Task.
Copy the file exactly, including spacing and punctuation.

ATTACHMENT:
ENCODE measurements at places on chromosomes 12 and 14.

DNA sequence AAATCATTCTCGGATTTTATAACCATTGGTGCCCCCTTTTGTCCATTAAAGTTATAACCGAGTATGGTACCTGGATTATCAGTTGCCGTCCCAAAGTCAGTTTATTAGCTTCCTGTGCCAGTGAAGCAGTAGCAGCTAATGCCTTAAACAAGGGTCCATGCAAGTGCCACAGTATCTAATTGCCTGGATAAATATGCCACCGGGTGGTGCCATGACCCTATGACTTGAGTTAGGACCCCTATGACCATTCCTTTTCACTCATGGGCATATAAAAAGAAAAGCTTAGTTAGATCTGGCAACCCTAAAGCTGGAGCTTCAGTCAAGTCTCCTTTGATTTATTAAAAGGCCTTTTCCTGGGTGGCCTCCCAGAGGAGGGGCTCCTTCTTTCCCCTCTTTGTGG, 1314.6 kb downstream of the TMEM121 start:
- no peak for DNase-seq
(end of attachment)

ENCODE measurements at places on chromosomes 12 and 14.

DNA sequence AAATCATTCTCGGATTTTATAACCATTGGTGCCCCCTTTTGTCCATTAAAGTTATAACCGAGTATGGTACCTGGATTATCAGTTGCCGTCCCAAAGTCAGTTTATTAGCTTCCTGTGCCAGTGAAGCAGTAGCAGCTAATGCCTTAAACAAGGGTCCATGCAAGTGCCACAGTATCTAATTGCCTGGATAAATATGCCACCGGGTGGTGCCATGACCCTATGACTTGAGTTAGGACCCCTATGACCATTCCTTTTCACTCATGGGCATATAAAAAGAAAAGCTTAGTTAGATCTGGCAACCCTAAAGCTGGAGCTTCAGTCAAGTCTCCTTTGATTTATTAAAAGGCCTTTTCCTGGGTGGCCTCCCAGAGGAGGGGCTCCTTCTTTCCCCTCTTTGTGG, 1314.6 kb downstream of the TMEM121 start:
- no peak for DNase-seq